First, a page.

Lobos 1707 Tequila Extra Añejo
  • Category Tequila
  • Country Mexico
  • Region Texas
  • Distillery Lobos 1707
  • Style Tequila Extra Añejo
  • Alcohol 40%
California residents: Click here for Proposition 65 WARNING.
  • vanilla
  • herbs
  • tobacco
  • toasted oak
  • figs
  • agave
  • plums
  • spicy
  • black pepper

Lobos 1707

Tequila Extra Añejo (0.75l, 40%)
Price $151.99

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Character Goatson
This top-of-the-line Extra Añejo Tequila is a slam-dunk — aged three years and finished in Sherry casks.

Lobos 1707 is a new Tequila brand founded by Diego Osorio — launching in November of 2020. To bring his vision to life, he has partnered with industry veteran Dia Simms and some notable investors — including basketball great Lebron James. They have launched with a full line of Tequilas — Joven, Reposado, and Añejo — and one Mezcal. The agave plants are grown in high-altitude volcanic soils and the entire line is crafted in Los Altos — the highland region of Jalisco.

Lobos 1707 Tequila Extra Añejo is their top-of-the-line dram… the soul of their company and heritage. As you would expect, it is made from 100% pure Weber Blue agave. Because it’s an Extra Añejo, you know that it has been aged a minimum of three years in oak. And because it is Lobos 1707, you know it has been finished in PX Sherry casks using the Solera method. That’s a winning combination if ever there was one.

Smartass Corner:
In Spanish, Lobos means "wolves," whose image is reflected in the company logo.
  • Category Tequila
  • Country Mexico
  • Region Texas
  • Distillery Lobos 1707
  • Style Tequila Extra Añejo
  • Alcohol 40%
California residents: Click here for Proposition 65 WARNING.
Appearance / Color
Warm Amber

Nose / Aroma / Smell
On the nose you’ll find plenty of herbal vanilla with warm notes of tobacco leaves, toasted oak, and mission fig.

Flavor / Taste / Palate
On the tongue, this Spirit opens with warm agave nectar, stewed plums, warming spices, a dash of black pepper, and oak tannins.

Finish
The finish is rich, warm, and a tad drying with a pleasant pepper bite. 
Flavor Spiral TM
About the Flavor Spiral
What does Lobos 1707 Tequila Extra Añejo taste like?

The Flavor Spiral™ shows the most common flavors that you'll taste in Lobos 1707 Tequila Extra Añejo and gives you a chance to have a taste of it before actually tasting it.

We invented Flavor Spiral™ here at Flaviar to get all your senses involved in tasting drinks and, frankly, because we think that classic tasting notes are boring.

Back to flavor spiral
  • vanilla
  • herbs
  • tobacco
  • toasted oak
  • figs
  • agave
  • plums
  • spicy
  • black pepper
Dog Dogson's Smartass corner
Character Dogson
There are over 136 species of Agave. For Tequila to be officially called “Tequila,” it must be comprised of at least 51% of the Blue Weber Agave species.
If the Tequila bottle label does not state that it’s manufactured from 100% Blue Agave, then, by default, that Tequila is a Mixto (manufactured from 51% Blue Agave).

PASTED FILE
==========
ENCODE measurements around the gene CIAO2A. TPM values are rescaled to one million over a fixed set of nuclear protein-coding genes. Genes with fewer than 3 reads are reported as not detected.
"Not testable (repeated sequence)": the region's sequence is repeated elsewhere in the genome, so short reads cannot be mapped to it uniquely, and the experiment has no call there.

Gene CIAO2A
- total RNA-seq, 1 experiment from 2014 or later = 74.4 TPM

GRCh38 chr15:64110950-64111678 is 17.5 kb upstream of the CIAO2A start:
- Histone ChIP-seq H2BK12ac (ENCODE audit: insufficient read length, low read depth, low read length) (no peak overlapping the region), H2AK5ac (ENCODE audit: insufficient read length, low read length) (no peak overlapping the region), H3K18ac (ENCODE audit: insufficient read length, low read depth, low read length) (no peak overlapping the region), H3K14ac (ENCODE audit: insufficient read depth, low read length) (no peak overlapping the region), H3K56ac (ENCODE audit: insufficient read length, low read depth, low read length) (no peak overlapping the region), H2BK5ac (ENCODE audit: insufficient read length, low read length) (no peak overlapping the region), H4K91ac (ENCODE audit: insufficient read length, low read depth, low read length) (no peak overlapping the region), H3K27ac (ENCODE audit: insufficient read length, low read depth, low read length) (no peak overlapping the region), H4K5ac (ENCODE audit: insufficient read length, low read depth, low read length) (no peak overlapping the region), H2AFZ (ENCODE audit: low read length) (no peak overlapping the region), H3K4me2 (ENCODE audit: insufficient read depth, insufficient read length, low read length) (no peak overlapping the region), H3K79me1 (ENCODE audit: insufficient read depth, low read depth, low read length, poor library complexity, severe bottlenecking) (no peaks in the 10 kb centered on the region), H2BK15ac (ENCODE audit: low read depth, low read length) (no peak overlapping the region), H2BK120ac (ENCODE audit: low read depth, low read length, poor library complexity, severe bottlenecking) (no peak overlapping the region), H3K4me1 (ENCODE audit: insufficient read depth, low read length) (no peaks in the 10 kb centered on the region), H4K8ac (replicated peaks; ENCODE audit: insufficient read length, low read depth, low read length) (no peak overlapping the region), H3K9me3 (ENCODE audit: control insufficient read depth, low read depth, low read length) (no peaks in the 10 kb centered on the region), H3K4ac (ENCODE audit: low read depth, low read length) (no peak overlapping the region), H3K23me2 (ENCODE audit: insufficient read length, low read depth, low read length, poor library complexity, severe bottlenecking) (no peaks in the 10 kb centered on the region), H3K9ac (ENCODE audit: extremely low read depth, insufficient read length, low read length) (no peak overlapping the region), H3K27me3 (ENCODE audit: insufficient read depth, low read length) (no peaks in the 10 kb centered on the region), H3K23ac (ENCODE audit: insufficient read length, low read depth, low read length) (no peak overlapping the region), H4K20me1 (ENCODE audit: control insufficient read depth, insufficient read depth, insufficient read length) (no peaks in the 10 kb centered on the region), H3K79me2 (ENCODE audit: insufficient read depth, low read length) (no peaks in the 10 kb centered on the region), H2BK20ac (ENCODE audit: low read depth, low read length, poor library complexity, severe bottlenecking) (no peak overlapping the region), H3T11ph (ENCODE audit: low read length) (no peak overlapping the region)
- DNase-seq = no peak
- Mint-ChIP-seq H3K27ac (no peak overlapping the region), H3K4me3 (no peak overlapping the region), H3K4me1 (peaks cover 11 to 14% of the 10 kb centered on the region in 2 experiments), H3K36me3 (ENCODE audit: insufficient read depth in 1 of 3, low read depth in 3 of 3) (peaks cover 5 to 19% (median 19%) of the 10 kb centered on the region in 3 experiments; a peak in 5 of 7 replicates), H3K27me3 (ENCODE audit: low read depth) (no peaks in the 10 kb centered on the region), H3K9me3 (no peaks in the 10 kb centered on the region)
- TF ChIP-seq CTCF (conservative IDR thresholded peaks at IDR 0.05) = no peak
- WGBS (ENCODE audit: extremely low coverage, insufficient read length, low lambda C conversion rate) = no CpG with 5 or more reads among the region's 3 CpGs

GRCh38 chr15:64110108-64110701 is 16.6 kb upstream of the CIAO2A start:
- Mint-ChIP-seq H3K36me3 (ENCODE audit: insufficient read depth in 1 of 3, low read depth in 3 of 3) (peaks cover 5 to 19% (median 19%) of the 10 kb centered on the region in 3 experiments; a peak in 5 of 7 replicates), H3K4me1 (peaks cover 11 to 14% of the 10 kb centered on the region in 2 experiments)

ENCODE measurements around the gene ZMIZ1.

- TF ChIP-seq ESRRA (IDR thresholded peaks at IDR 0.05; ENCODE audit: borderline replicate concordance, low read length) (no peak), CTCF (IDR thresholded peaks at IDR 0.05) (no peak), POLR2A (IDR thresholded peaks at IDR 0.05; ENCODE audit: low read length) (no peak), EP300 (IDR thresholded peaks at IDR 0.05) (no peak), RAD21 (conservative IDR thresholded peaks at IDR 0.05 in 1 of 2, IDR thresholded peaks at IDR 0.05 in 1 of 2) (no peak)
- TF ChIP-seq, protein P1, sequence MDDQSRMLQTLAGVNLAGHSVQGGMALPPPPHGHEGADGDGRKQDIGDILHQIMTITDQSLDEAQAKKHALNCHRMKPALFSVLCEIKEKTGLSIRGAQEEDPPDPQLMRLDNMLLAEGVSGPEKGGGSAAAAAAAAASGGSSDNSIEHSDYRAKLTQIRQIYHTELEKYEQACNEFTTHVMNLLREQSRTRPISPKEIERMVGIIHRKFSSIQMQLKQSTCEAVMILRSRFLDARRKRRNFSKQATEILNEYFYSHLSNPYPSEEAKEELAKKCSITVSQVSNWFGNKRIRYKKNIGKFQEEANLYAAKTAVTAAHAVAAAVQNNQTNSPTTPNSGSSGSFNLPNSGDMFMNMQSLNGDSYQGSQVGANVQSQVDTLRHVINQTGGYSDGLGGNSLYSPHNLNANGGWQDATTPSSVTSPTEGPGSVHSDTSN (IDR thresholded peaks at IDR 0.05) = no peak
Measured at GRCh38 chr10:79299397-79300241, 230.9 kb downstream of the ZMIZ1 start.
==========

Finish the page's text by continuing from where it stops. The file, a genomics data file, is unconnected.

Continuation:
The strongest Tequila available for sale clocks in at 75% ABV (150 proof). This shouldn’t come as a surprise, but drinking huge amounts of this spirit is likely te-quil-a.
Need a salt shaker and lime? Nah. The Mexicans take their Tequila neat and prefer to leave the lime and salt for their margaritas. Wouldn’t be a bad idea to follow suit.

Tequila goes bad with time! Once you open a bottle of Tequila, you better be in the mood to drink it. Generally, you have one to two months before oxidation and evaporation diminish the quality of the Tequila and destroy the Agave flavor profile.

Tequila labeled Gold (Oro) is your indicator (i.e., red flag) that you’re dealing with a mixto Tequila - unaged silver Tequila that has been colored and flavored with caramel to give the appearance of aged Tequila.
In general, price of Tequila goes up with age, so añejos and extra añejos will be the most expensive and blancos the cheapest.
Tequila is made from one type of agave, Blue agave. Each of these plants takes at least 6 years, more likely a year or two longer to mature.
Similar drinks
Dog Dogson's Smartass corner
Character Dogson
There are over 136 species of Agave. For Tequila to be officially called “Tequila,” it must be comprised of at least 51% of the Blue Weber Agave species.
If the Tequila bottle label does not state that it’s manufactured from 100% Blue Agave, then, by default, that Tequila is a Mixto (manufactured from 51% Blue Agave).
The strongest Tequila available for sale clocks in at 75% ABV (150 proof). This shouldn’t come as a surprise, but drinking huge amounts of this spirit is likely te-quil-a.
Need a salt shaker and lime? Nah. The Mexicans take their Tequila neat and prefer to leave the lime and salt for their margaritas. Wouldn’t be a bad idea to follow suit.

Tequila goes bad with time! Once you open a bottle of Tequila, you better be in the mood to drink it. Generally, you have one to two months before oxidation and evaporation diminish the quality of the Tequila and destroy the Agave flavor profile.

Tequila labeled Gold (Oro) is your indicator (i.e., red flag) that you’re dealing with a mixto Tequila - unaged silver Tequila that has been colored and flavored with caramel to give the appearance of aged Tequila.
In general, price of Tequila goes up with age, so añejos and extra añejos will be the most expensive and blancos the cheapest.
Tequila is made from one type of agave, Blue agave. Each of these plants takes at least 6 years, more likely a year or two longer to mature.
from From the flaviar times